Improve on last year’s shortcomings

frost seeding
Frost-seeding. Photo by Ulf Kintzel/White Clover Sheep Farm, N.Y.

Well, it is that time of year again. It seems that we no longer get all the grain in the bin and the equipment put away that it is time to look forward to next year.

Filing taxes, reviewing contracts and attending trade shows are just a few of the things that fill the void that we call winter. Spring will soon be here, and with it, will come the opportunity to improve on last year’s shortcomings.

Frost seeding

In this issue of no-till news, we will be discussing one of those opportunities. As it applies to no-till and soil conservation, frost seeding can be an effective, economical and environmentally sound method of improving forage in pastures and hay fields.

There are many factors that determine whether or not your seeding will be successful.

Do your homework

Scout your fields, look for potential issues. Perhaps last fall you already made some of those observations, and you know where your trouble spots are. This is the Genesis of solving your forage issues. In a close second to field scouting would have to be soil sampling. In particular, special attention should be paid to soil pH.

In general, grasses will tolerate slightly acidic soils. However, if we are trying to insert a legume into a soil with a pH of 6.0 or lower, don’t expect the best results.

Soil pH is the most important controllable factor in the production of your forages. After we have chosen our site, completed our soil sampling, we then must consider what species that we need to insert into the plant community.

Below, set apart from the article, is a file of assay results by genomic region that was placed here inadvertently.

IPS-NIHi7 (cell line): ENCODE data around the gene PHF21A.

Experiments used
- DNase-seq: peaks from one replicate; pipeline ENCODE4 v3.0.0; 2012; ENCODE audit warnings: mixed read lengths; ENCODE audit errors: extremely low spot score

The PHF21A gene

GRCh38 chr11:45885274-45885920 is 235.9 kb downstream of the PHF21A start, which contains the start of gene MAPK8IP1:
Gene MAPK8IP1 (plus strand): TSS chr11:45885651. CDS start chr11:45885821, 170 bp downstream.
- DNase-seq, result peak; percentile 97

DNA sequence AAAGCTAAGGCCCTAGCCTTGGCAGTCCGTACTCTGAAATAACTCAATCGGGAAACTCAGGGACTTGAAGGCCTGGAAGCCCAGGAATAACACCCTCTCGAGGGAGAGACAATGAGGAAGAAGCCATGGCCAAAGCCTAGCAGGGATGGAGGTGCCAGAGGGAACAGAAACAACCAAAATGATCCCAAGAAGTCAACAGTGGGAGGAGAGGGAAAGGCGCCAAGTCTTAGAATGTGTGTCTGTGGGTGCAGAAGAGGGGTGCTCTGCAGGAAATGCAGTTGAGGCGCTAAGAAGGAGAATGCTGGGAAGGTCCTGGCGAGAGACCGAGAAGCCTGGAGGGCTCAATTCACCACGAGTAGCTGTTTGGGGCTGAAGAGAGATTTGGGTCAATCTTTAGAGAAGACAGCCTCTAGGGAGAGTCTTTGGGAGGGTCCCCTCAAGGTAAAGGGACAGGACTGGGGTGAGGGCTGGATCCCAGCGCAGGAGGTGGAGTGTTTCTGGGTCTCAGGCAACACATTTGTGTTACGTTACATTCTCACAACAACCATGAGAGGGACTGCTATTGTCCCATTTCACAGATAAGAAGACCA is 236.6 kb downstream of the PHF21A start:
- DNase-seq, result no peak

In short, what is our main objective? Do we want to insert a legume to make our own nitrogen in a grass monoculture or do we want to insert some orchard grass into an existing, but thinning stand.

As a rule of thumb, hard seed (legume) will establish themselves much better than a cool-season grass. It would also be advantages to a producer to add a nitrogen-fixing rhizobia seed coating to their legume seed prior to planting. This will ensure that your legumes are producing the maximum amount of nitrogen.

The Ohio Agronomy Guide, OSU Extension Bulletin 472, is an excellent resource of selecting seeding rates of forage species.


That brings us to planting methods. The primary machine for this task has been a broadcast seeder. Whether mounted to a tractor, ATV or some type of handheld device, the principle is still the same.

Fluffy seed (grasses) may prove to be a bigger challenge establish. Do not mix a fluffy grass seed with a hard seed. Sow them separately. The hard seed will settle to the bottom of the seeder leaving the lighter fluffy seed on top. Seed to soil contact is the goal. In most cases, timing is key.

The freezing and thawing of the soil will cause the soil to open up or “honeycomb.” This will give you the greatest opportunity to have the seed come into contact with the soil. It also may be necessary to be creative in some situations. A light harrowing, spreading the seed during a fertilizer application using the fertilizer as a carrier, or a no-till drill are all options available to the producer.

The most important part of a punch in a boxing match is the follow through. So take special care of your new seeding. Mow at the right time, don’t overgraze¬†and continue with a well-planned fertility program.


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